Supply Chain Management and building resiliency within your supply chain is more than thinking about finding alternate suppliers. I talk with recognized Supply Chain Management industry expert Paul Raw, about what really makes up a good Supply Chain Management system and the considerations that organizations often overlook – or don’t even know about. We’ll touch on how the supply chain can be managed effectively using risk identification and risk management practices. Paul will also talk about he Resiliency Cycle (Prevention, Mitigation, Preparation, Response, Recovery) using real-world examples and some personal experiences. Paul takes Supply Chain Management and Resiliency into a much more detailed world.

Don’t miss it!

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Floogals: Season One * Mini Aliens Help Preschoolers Discover How The World Works

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Movie Reviews
Floogals: Season One * Mini Aliens Help Preschoolers Discover How The World Works

Join the Floogals on a mission of discovery as they explore Earth and the funny hoomans who live there! The show centers on three three-inch tall extraterrestrials called Floogals who have come to Earth to study its inhabitants. Upon landing, a human boy, thinking their spaceship is a toy, hangs their craft onto the ceiling of his bedroom. The Floogals, however, don’t seem to mind as they carry on with their studying. KIDS FIRST! Film Critic Giana N. comments, “The DVD Floogals: Season One is a collection of episodes from the animated children’s TV show that teaches kids about new things in a fun way. The characters are colorful and fun, and they never run out of new things to explore. This show is entertaining and interesting, which is perfect for a younger audience. Kayla A. adds, “The theme song of the show is very catchy. I could see myself listening to it multiple times. My favorite character is Boomer, voiced by Hugo Harold-Harrison, because he is funny, caring and kind of silly and that makes him even funnier.” See their full reviews below.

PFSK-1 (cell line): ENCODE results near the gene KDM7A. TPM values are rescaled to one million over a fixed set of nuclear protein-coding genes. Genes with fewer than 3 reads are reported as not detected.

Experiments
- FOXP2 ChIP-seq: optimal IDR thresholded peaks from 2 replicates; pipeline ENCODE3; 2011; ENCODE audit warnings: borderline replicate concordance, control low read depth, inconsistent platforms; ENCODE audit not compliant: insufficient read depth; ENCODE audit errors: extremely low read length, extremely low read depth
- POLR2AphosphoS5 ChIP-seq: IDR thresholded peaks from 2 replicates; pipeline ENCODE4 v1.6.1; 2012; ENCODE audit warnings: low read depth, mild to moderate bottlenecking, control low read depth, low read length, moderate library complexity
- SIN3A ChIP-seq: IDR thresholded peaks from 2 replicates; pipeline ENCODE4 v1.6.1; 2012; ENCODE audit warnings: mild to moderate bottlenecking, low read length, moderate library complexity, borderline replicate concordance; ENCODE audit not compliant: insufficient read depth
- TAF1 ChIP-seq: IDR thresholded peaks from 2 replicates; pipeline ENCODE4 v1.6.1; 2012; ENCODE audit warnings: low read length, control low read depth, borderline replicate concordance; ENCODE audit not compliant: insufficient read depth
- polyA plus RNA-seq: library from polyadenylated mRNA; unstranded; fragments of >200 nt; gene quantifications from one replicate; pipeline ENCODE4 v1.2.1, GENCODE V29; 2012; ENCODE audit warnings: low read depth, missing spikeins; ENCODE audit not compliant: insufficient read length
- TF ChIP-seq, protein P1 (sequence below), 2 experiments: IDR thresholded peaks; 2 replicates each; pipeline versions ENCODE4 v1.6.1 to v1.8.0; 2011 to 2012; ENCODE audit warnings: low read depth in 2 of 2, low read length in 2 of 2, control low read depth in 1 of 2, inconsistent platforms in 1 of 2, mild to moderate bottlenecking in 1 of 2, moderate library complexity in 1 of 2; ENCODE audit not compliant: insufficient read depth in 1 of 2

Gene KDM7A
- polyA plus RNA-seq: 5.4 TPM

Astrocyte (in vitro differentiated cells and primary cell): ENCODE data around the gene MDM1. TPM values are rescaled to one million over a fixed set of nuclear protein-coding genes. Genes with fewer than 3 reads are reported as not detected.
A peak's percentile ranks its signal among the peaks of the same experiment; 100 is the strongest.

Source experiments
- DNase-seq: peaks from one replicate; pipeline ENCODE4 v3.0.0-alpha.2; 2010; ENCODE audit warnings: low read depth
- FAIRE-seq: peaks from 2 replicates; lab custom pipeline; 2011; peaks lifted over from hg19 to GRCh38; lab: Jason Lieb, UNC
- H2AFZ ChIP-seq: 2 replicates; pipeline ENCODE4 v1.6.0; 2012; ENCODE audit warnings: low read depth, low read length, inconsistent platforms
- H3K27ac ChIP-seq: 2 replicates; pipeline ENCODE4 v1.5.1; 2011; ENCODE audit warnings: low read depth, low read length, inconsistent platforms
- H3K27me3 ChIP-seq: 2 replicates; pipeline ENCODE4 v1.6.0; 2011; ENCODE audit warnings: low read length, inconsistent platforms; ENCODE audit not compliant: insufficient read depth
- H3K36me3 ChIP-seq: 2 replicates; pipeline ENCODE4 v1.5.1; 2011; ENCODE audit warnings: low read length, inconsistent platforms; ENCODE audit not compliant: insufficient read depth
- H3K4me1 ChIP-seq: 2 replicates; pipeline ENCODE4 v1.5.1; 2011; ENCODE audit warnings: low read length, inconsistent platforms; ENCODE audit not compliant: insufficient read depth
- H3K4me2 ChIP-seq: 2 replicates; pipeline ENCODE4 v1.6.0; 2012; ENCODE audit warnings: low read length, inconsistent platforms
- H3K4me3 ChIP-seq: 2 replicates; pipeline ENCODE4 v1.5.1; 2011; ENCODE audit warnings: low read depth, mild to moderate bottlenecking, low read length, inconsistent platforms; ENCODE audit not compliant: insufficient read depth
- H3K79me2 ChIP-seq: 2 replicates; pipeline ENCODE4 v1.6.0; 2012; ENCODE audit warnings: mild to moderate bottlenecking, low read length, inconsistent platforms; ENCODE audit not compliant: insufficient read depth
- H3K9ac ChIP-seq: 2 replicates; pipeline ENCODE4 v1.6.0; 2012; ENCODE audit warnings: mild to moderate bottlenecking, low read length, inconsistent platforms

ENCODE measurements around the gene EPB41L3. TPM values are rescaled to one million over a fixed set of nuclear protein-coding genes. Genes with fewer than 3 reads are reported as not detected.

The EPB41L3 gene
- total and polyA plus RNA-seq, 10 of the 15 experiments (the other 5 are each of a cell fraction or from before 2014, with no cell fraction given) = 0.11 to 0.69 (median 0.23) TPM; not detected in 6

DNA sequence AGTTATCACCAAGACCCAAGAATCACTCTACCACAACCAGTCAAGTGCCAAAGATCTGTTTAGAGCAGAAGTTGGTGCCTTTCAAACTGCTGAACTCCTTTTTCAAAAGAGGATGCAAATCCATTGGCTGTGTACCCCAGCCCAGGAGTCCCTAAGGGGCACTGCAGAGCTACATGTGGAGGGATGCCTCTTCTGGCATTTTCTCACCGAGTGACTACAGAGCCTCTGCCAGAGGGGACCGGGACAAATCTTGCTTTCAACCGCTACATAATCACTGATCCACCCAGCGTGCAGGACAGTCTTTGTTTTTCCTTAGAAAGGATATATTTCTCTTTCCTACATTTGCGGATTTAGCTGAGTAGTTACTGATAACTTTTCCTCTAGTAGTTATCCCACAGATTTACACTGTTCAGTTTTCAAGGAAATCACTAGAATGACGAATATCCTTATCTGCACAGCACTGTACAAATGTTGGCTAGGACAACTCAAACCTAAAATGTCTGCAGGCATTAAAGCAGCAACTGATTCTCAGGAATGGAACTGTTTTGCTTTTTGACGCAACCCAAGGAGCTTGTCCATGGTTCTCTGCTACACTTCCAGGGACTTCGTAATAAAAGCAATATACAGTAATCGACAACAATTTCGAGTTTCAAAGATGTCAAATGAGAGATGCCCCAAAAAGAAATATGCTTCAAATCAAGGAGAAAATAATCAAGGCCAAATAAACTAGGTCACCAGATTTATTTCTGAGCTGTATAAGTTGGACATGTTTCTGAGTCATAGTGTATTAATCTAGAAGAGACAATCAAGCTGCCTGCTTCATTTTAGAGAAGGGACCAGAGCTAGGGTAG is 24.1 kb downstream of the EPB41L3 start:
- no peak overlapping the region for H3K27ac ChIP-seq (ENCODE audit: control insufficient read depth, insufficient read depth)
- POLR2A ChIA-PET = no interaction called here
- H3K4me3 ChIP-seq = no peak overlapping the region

Floogals: Season One

By Giana N., KIDS FIRST! Film Critic, Age 9

https://youtu.be/Ww1KKmS3ad8